“This will be one of the moments in time when people reflect on why they chose not to make a difference. The generational responsibility is on us now, in this moment, to do that.”
Watershed moments – where passion and outcry finally boil over into social change – always generate strong debate at the time, but ultimately shape the course of world history.
The death of George Floyd, and the recent Black Lives Matter protests it has led to, is arguably one of these pivotal moments.
The shocking footage of Floyd’s death was a brutal and extremely public demonstration of the systematic injustices that African Americans experience, and has led to a huge outcry of support around the world.
In Australia, Aboriginal and Torres Strait Islander communities have pointed out the distinct parallels between what is happening in the US and their own experiences in Australia.
ABS data from 2015 shows that Aboriginal and Torres Strait Islander people faced an imprisonment rate of 2589 individuals per 100,000.
For the rest of Australia, it was 223 per 100,000.
Amnesty International also found that while only one in 15 Australian children are Indigenous, they make up a staggering half of all those in our youth detention centres. In 2019, the Northern Territory Social Policy Scrutiny Committee heard that all of the children in detention in that Territory were Aboriginal.
On a 2017 Q&A panel, Cape York lawyer and advocate Noel Pearson famously stated that Indigenous Australians are “the most incarcerated people on planet Earth”; a claim that, while hotly debated at the time, was true.
Along with UQ Alumnus Professor Megan Davis, Pearson and others explained in the Uluru Statement from the Heart that “we are not an innately criminal people” and they and generations of Indigenous advocates have repeatedly called for systemic and structural changes.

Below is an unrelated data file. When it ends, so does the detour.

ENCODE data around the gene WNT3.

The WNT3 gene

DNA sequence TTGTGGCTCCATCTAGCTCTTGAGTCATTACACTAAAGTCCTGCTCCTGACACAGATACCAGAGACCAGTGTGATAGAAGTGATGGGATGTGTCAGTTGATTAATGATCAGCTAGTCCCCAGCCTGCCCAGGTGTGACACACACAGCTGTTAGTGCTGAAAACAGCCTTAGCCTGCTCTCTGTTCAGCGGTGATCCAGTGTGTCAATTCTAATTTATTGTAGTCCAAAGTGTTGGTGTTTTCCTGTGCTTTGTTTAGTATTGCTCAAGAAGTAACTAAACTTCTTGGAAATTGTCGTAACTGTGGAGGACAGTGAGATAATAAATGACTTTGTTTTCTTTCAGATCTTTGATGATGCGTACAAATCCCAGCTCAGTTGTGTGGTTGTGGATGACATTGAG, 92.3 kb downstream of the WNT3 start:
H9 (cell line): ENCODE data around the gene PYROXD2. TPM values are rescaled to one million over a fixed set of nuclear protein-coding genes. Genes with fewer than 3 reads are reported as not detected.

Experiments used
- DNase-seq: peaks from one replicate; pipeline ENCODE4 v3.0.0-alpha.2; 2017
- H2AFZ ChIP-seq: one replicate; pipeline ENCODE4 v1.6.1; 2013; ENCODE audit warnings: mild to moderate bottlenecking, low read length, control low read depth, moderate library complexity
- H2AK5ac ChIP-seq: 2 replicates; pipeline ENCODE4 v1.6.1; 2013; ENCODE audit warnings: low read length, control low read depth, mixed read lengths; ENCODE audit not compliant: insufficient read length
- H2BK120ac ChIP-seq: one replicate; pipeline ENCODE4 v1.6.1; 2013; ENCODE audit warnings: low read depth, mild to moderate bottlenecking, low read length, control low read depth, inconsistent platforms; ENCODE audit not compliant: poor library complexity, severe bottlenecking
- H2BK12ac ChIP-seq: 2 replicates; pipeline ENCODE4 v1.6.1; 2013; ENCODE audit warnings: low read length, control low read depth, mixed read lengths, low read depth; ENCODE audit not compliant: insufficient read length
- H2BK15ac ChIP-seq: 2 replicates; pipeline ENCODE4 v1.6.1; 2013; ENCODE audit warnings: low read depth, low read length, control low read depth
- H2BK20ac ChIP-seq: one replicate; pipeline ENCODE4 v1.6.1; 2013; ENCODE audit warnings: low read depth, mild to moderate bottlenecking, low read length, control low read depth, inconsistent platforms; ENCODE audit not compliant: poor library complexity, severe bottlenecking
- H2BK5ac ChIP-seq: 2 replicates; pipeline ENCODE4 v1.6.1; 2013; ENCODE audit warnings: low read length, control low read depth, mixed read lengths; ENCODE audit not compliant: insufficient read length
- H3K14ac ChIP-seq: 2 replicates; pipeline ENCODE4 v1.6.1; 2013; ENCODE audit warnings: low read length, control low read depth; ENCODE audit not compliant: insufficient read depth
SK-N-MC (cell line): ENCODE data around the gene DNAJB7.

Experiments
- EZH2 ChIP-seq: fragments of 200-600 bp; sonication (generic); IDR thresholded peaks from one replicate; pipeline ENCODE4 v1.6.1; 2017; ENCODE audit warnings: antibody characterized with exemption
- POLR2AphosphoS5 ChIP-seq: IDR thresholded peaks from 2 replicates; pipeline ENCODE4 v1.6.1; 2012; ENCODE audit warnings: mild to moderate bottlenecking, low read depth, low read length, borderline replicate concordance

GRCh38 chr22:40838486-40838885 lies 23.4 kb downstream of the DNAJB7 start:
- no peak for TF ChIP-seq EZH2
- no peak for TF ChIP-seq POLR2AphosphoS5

For UQ’s Indigenous leaders, students and staff, there is hope the current global attention might bring some change after these decades of Indigenous calls for justice within Australia.
Challenging the narrative
Master of Public Health student and Torres Strait Islander woman Ami Diop cites the longstanding ‘white saviour’ narrative as the source of many injustices against Indigenous people.
“The reason governments can incarcerate us at alarming rates, ignore deaths in custody, threaten to close rural communities, frack on Aboriginal land and not care about rising sea levels in the Torres Strait, is because they don’t see us as valuable contributors to society,” Diop said.
“That is rooted in racism and related to colonial narratives, and those manifest in the ways that I just described.
“I think there’s a specific intent to keep Aboriginal and Torres Strait Islander communities in this paternalistic relationship with the Australian Government: there’s no other ethnic group in Australia where you will see the military just roll up on them, like we think of the Northern Territory intervention and when the racial discrimination act was suspended,” she said.
“If you watch television ads in Australia, you would be forgiven for thinking the place is full of only white people,” Associate Professor Phillips said.
“So many people aren’t within the narrative of what Australia tells itself it is through its various cultural expressions, including advertising and other forms of media. And if you sit outside of those, it’s really hard to get the attention of the broader community.
“But I think what we’ve seen now [with the Black Lives Matter protests] is that we’ve got that attention.
“[This moment is] really hard to watch; hard to feel. But I think we’re at a moment where if we choose to look away, we’re choosing the wrong side of history.”
We have the evidence. Where’s the action?
UQ Pro-Vice-Chancellor of Indigenous Engagement, Professor Bronwyn Fredericks, explained it is frustrating knowing the evidence for change exists, but that little is being done about it – an insight confirmed for her as Commissioner in the Queensland Productivity Commission inquiry into imprisonment and recidivism.
“The evidence is there, it just needs to be implemented and done, and people have to have the courage to do it,” she said.
“When you look at how many [inquiries] have been done… there was the Royal Commission into Aboriginal Deaths in Custody in 1987, and that was a federal inquiry and there’s been lots of other reviews, reports and papers written and documentaries made.